Well, Halloween has come and gone, which means the heat has broken here in the Valley of the Sun. The snow birds are flocking in to crowd the restaurants and jam the roads; lawns burned brown by the summer are now greening up nicely; and my apartment balcony/patio has become much more habitable during daylight hours.
This means I can drag my laptop computer outside and write much more often, without worrying that the heat might fry its innards. True, I'll shortly need to begin wearing a sweatshirt -- and, not much later, a hat and coat -- in order to join my laptop outside.
But I can handle that better than my laptop can handle the summer heat here in the desert. And, as I write this, shorts, flip-flops and a thin cotton shirt are fine.
So is my cigar.
With Halloween behind, Thanksgiving looming up fast, and Christmas just around the December corner, this is a time I often find myself asking deep, introspective questions such as:
What's the best way to fit everybody into our new apartment (much smaller than our house) for Thanksgiving, and how shall I address turkey and or ham burning . . . er, uh . . . COOKING, in this slightly smaller, yet hotter oven?
Where are we going to put the Christmas tree? (Thankfully, my wife's degree is in Interior Design, so that's her department -- which doesn't keep me from wondering.)
Should I splurge on 50%-off items at the local Spirit Halloween store, before they close, so we'll have plenty of liquid latex lying around when my son changes his mind and decides to enter the CosPlay contest at next year's Comicon?
And: How and why, DEAR GOD!, do we have four cats? My daughter recently moved out: why didn't she take one? At least one!
Why did Tattoo always have to tell Mr. Roarke, "Ze plane, boss! Ze plane!" on the TV show Fantasy Island? Couldn't Mr. Roarke see the plane? I mean, did being short give Tattoo a better vantage point for seeing a plane up in the sky? What -- was Mr. Roarke like: "Sorry, I'm so tall, I had my head in the clouds and they obscured my vision of the aircraft. Thank you, Tattoo,"?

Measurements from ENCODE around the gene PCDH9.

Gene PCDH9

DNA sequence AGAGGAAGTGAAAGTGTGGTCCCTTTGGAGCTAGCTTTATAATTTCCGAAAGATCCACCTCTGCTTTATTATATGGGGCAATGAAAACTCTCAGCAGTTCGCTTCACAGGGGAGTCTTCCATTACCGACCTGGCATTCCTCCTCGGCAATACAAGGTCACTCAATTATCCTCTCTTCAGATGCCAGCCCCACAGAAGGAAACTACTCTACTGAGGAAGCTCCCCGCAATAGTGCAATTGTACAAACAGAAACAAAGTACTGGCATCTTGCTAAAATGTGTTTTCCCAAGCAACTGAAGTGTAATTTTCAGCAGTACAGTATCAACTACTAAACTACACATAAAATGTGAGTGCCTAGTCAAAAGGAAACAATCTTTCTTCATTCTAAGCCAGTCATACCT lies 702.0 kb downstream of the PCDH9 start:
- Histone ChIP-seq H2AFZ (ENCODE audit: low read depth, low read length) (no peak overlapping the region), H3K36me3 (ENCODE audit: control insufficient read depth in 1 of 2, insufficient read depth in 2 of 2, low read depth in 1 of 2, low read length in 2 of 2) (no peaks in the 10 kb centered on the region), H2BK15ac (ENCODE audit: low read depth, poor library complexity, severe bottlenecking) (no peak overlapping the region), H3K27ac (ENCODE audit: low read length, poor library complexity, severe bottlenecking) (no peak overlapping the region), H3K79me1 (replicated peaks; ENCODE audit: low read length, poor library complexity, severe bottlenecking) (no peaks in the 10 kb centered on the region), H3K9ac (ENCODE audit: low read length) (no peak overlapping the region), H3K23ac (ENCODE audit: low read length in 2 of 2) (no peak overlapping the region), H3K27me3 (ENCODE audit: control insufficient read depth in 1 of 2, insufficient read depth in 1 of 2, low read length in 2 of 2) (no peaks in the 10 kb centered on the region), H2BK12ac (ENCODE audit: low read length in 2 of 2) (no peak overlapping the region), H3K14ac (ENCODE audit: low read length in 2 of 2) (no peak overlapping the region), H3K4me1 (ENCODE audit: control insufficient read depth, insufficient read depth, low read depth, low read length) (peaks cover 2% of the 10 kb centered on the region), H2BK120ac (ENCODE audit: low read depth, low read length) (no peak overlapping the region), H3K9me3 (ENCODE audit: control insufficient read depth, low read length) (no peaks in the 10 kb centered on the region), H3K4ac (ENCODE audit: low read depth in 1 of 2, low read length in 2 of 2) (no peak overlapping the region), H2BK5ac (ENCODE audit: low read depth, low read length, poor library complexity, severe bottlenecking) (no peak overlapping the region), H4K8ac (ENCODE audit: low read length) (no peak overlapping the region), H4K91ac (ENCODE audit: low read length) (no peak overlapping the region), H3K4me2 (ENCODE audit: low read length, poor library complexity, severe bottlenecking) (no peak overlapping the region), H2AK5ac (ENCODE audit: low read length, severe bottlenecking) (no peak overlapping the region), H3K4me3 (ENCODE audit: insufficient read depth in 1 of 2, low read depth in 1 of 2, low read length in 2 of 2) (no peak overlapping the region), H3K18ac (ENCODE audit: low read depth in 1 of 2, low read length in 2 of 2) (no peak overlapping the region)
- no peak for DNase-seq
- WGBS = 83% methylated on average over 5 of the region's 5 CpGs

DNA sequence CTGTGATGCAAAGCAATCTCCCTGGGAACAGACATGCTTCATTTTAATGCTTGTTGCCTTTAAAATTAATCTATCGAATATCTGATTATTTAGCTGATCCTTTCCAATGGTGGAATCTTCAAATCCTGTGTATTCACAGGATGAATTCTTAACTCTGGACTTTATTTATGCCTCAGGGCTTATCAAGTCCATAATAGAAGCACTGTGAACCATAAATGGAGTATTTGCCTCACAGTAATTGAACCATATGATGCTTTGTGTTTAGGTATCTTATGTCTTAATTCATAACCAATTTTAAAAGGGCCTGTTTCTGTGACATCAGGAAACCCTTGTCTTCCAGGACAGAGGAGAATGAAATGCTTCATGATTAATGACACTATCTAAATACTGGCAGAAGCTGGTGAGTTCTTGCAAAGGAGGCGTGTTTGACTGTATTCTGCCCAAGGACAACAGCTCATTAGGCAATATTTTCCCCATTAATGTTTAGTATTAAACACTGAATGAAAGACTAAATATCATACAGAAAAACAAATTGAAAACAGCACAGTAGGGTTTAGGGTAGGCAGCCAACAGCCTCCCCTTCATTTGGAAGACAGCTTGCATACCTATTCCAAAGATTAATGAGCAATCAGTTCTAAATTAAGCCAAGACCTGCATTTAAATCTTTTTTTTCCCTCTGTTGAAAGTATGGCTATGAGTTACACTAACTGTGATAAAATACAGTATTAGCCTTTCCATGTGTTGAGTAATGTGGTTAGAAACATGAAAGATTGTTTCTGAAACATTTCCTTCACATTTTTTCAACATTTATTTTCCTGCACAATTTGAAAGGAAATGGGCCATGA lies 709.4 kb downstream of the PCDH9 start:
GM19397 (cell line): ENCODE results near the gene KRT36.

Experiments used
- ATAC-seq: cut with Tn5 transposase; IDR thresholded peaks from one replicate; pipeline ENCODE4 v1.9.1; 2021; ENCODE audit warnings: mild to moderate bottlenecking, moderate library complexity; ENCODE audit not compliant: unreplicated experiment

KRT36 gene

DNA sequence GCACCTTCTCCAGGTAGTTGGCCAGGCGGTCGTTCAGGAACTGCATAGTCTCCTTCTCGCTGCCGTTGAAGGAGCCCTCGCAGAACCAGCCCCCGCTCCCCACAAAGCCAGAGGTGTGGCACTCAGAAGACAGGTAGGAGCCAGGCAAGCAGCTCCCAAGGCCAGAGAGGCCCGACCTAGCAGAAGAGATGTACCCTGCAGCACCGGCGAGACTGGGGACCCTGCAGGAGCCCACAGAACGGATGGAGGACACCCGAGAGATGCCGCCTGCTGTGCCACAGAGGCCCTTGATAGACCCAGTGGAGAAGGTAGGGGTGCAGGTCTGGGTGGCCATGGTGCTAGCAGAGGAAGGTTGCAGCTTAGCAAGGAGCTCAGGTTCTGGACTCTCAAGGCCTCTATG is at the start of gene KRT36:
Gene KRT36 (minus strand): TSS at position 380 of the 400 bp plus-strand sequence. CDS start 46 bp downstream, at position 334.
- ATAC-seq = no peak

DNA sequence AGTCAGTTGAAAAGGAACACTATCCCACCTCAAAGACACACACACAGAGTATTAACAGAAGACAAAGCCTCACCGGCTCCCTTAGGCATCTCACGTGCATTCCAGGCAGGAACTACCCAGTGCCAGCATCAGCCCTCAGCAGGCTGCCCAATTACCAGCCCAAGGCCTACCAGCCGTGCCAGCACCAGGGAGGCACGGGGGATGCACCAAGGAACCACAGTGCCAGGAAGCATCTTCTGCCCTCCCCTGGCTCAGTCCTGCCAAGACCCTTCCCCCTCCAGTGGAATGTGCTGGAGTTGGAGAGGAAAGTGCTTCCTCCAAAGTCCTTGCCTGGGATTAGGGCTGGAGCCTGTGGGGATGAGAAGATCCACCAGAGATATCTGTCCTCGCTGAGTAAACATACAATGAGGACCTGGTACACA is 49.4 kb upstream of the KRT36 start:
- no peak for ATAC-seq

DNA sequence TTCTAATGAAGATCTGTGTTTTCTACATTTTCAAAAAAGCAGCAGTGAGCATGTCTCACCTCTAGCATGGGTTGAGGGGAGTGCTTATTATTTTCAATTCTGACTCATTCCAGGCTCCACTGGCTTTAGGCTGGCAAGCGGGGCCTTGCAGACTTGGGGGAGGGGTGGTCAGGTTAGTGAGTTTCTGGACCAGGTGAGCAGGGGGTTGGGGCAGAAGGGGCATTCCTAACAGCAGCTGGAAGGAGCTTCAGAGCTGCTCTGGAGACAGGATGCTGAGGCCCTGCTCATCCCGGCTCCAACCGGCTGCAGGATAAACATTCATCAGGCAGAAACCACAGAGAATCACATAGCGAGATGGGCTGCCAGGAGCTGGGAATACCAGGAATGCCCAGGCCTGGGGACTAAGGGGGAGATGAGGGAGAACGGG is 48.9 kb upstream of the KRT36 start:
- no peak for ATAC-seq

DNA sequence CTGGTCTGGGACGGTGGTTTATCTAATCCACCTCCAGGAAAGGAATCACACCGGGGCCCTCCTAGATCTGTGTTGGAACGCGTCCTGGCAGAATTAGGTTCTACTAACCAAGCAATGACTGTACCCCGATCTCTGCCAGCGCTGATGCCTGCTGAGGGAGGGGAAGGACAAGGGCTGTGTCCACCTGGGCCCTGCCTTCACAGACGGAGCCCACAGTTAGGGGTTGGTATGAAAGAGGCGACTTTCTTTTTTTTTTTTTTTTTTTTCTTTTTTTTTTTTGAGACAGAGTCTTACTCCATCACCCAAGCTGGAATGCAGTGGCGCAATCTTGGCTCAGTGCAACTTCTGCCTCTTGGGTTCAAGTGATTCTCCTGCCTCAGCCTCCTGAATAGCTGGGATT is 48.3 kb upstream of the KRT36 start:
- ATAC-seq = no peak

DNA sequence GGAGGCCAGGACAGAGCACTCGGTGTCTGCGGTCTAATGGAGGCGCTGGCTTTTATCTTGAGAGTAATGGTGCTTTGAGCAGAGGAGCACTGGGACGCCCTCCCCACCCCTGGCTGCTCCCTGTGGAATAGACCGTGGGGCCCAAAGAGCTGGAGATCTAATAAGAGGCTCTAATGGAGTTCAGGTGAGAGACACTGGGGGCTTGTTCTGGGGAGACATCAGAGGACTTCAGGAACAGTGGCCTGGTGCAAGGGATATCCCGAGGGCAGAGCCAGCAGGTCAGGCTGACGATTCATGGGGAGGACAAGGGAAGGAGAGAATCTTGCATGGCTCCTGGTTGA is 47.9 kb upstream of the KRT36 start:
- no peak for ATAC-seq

How could I answer her? I had no idea. For all I know, the FAA recruits no one taller than 4-foot-7 as Air Traffic Controllers because shorter people see planes sooner than taller folks. And, with this blog being posted on the internet, undoubtedly we'll soon see a television news program reporting my suggestion as factual data -- in a 15-second human interest story, used to segue into upcoming advertisements.
This is a pretty good picture of a heli-casting op, but I have no idea why that fellow is wearing a helmet. We never wore helmets when heli-casting; just kept boonie hats in our pockets (jumping bareheaded because otherwise the wind and water would have knocked our hats off and we would have lost them.
In this person's right hand, s/he is holding his/her rucksack (which looks a bit too small to be useful, frankly), while that collection of elements in his/her left hand are fins and mask (and possibly snorkel). Which leads me to another important question: Where is this person going to put that helmet, once s/he has that mask on?
The rucksack in the heli-caster's right hand should be attached to the jumper with a tow line about 20 to 25 feet long, and made of lightweight rope or 1-inch nylon tubing with snap links at either end, so it can be snapped on and off of the ruck and the caster's equipment harness. As s/he jumps, s/he should throw the ruck to his/her right, while trying to throw his/her body left. This, hopefully, keeps the heli-caster from landing on the ruck, which might be painful.
Meanwhile, those folks in the water who seem either to be waving, or to be in the final throes of drowning, are actually doing neither. They are signalling the helicopter's loadmaster that they have arrived in the water without killing themselves in the fall, and are well enough to be left behind to continue the mission.
And, speaking of Fantasy Island (honest, I really did mention it before; if you don't believe me just scroll up several lines), I remember reading what may be an apocryphal tale, about the show's origins.
Supposedly, Aaron Spelling and Leonard Goldberg were trying to sell some TV series ideas to an ABC executive, who shot down every suggestion they made. Finally, in frustration, Spelling blurted out: "What the heck do you want? An island that people can go to, to have all their sexual fantasies realized?" (or words to that effect) The executive (I know you'll be shocked by this -- SHOCKED!) loved the idea and gave them the green light to develop the project. (And we thought we had it rough, as writers...)
And now, having been awake working all night prior to writing this, I'll post it and go to bed. So that I might arise refreshed and head back to the salt mines.
This false quote posted in tribute to anon's comment.See you in two weeks!